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2008 Football League Cup Final

2008 Football League Cup Final
Event 2007–08 Football League Cup
After extra time
Date 24 February 2008
Venue Wembley Stadium, London
Man of the Match Jonathan Woodgate (Tottenham)[1]
Referee Mark Halsey (Lancashire)[2]
Attendance 87,660[3]
Weather Partly cloudy
13 °C (55 °F)[4]

The 2008 Football League Cup Final was a football match played on 24 February 2008.[5] It was the first League Cup Final to be played at the new Wembley Stadium, and the first to be played in England since the old Wembley was demolished in 2000. The defending champions were Chelsea, who beat Arsenal in the 2007 Final at Cardiff's Millennium Stadium.[6] The final was contested by Tottenham Hotspur, who beat Arsenal 6–2 on aggregate in the semi-final,[7] and Chelsea, who beat Everton 3–1 on aggregate.[8] Tottenham Hotspur defeated Chelsea 2–1, after extra time, winning their first trophy for 9 years.

Chelsea took the lead in the 37th minute through a Didier Drogba free kick. This goal made Drogba the first player to score in three League Cup Finals, having also done so in 2005 and 2007. A Wayne Bridge handball gave Tottenham a 68th-minute penalty, and Bulgarian Dimitar Berbatov converted from the spot. Three minutes into extra time, Jonathan Woodgate headed a Jermaine Jenas free kick onto Petr Čech, who in turn pushed it straight back onto Woodgate's head to score the winning goal.

The win was an important one for Tottenham as they secured UEFA Cup qualification for the following season, something they would not have achieved in the Premier League, as they finished 11th. For Chelsea, it was the second of four competitions in which they would finish as runners-up that season, after they lost to Manchester United in the Community Shield and ended up finishing as runners-up to the same team in the Premier League and the UEFA Champions League.


  • Road to Wembley 1
  • Match 2
    • Details 2.1
    • Statistics 2.2
  • Notes 3
  • References 4

Road to Wembley



24 February 2008
15:00 GMT
Chelsea 1–2 (a.e.t.) Tottenham Hotspur
Drogba Goal 39' Report Berbatov Goal 70' (pen.)
Woodgate Goal 94'
Wembley Stadium, London
Attendance: 87,660[3]
Referee: Mark Halsey (Lancashire)[2]
Tottenham Hotspur
GK 1 Petr Čech Booked 120+4'
RB 35 Juliano Belletti
CB 26 John Terry (c)
CB 6 Ricardo Carvalho Booked 104'
LB 18 Wayne Bridge
DM 12 John Obi Mikel Booked 96' Substituted off 98'
CM 8 Frank Lampard
CM 5 Michael Essien Substituted off 88'
RW 24 Shaun Wright-Phillips Substituted off 72'
LW 39 Nicolas Anelka
CF 11 Didier Drogba
GK 23 Carlo Cudicini
DF 33 Alex
MF 10 Joe Cole Substituted in 98'
MF 13 Michael Ballack Substituted in 88'
FW 21 Salomon Kalou Substituted in 72'
Avram Grant
GK 1 Paul Robinson
RB 28 Alan Hutton
CB 39 Jonathan Woodgate
CB 26 Ledley King (c)
LB 2 Pascal Chimbonda Substituted off 61'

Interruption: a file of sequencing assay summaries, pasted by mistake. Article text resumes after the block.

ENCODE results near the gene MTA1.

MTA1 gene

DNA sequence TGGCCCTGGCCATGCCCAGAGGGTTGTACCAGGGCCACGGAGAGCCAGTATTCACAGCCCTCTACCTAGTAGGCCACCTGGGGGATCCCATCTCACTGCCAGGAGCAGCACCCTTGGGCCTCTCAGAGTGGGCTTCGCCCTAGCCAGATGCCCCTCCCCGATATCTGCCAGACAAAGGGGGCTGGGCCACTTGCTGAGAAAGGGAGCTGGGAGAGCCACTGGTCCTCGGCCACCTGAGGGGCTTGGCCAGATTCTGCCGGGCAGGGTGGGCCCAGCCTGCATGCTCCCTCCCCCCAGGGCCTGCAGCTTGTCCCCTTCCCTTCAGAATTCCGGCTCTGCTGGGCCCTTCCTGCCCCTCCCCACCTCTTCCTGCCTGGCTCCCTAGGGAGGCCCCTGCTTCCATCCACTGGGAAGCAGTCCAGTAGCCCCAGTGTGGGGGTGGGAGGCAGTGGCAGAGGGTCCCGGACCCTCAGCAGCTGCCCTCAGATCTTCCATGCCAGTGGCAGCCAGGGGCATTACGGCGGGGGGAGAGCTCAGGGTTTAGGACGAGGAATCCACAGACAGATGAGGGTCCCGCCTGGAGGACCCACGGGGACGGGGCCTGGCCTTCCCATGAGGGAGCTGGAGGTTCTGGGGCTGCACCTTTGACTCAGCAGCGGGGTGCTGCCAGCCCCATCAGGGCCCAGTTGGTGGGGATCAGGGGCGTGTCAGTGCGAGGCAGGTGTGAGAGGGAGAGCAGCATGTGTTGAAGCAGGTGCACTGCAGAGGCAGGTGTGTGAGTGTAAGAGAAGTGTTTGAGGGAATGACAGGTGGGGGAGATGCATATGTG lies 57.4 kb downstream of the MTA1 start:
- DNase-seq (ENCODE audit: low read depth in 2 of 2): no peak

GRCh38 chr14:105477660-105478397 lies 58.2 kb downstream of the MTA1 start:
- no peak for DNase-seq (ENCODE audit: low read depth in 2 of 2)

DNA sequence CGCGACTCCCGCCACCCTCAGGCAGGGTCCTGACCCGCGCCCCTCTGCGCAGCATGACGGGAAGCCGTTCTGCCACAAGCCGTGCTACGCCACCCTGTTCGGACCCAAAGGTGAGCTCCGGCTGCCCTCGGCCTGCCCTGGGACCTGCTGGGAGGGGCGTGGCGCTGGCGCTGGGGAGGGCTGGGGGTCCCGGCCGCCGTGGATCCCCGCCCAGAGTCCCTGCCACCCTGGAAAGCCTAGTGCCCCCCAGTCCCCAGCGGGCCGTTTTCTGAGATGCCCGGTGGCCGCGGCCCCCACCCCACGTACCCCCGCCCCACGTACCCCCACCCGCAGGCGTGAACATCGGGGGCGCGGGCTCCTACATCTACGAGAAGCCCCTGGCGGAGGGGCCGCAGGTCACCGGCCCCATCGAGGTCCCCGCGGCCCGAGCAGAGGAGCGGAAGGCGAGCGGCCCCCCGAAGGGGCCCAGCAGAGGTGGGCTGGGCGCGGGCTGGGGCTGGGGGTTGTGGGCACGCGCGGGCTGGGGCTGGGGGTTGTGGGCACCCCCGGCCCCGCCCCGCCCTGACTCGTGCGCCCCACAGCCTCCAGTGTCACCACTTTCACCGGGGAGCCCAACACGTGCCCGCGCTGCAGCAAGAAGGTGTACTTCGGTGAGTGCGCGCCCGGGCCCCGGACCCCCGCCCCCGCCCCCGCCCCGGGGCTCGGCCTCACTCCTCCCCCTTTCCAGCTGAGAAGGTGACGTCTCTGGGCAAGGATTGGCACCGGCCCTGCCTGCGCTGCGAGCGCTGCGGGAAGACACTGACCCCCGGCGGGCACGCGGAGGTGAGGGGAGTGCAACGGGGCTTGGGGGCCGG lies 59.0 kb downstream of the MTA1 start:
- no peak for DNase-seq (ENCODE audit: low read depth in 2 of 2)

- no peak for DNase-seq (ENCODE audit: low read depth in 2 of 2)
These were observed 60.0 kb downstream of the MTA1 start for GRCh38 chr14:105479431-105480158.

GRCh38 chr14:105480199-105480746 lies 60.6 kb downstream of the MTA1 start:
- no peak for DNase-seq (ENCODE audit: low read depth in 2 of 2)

RM 25 Aaron Lennon Booked 120+1'
CM 8 Jermaine Jenas Booked 120+3'
CM 4 Didier Zokora Booked 38'
LM 15 Steed Malbranque Substituted off 75'
CF 10 Robbie Keane Substituted off 102'
CF 9 Dimitar Berbatov
GK 12 Radek Černý
DF 5 Younès Kaboul Substituted in 102'
MF 6 Teemu Tainio Booked 116' Substituted in 75'
MF 22 Tom Huddlestone Substituted in 61'
FW 23 Darren Bent
Juande Ramos

Assistant referees:
Andrew Garratt (West Midlands)[2]
Martin Yerby (Kent)[2]
Fourth official:
Peter Walton (Northamptonshire)[2]
Reserve assistant referee:
David Bryan (Lincolnshire)[2]

Man of the match
Jonathan Woodgate (Tottenham Hotspur)[1]

Match rules

  • 90 minutes.
  • 30 minutes of extra-time if necessary.
  • Penalty shoot-out if scores still level.
  • Five named substitutes.
  • Maximum of three substitutions.


The Tottenham players celebrate after having won their first trophy in nine years.
Chelsea Tottenham
Total shots 17 14
Shots on target 11 7
Ball possession 52% 48%
Corner kicks 10 5
Fouls committed 17 20
Offsides 3 2
Yellow cards 2 4
Red cards 0 0

Source: ESPN[10]


  • Didier Drogba's goal made him the all-time leading scorer in League Cup Finals with four. He also became the first player to score in three League Cup finals and the first to score in three consecutive English domestic cup finals.


  1. ^ a b "Alan Hardaker Trophy Winners". The Football League. 26 February 2012. Retrieved 8 May 2012. 
  2. ^ a b c d e f "Carling Cup officials announced". ( 
  3. ^ a b Stevenson, Jonathan (24 February 2008). "Tottenham 2-1 Chelsea". BBC Sport (British Broadcasting Corporation). Retrieved 20 February 2014. 
  4. ^
  5. ^ "League Cup Fixtures".  
  6. ^ "Chelsea 2–1 Arsenal".  
  7. ^ Sanghera, Mandeep (22 January 2008). "Tottenham 5–1 Arsenal".  
  8. ^ Chowdhury, Saj (23 January 2008). "Everton 0–1 Chelsea".  
  9. ^ a b Clubs in the Premier League receive a bye to the second or third round
  10. ^ "Tottenham 2-1 Chelsea: Woody nods winner". ESPNsoccernet (ESPN Inc.). 24 February 2008. Retrieved 8 May 2012. 
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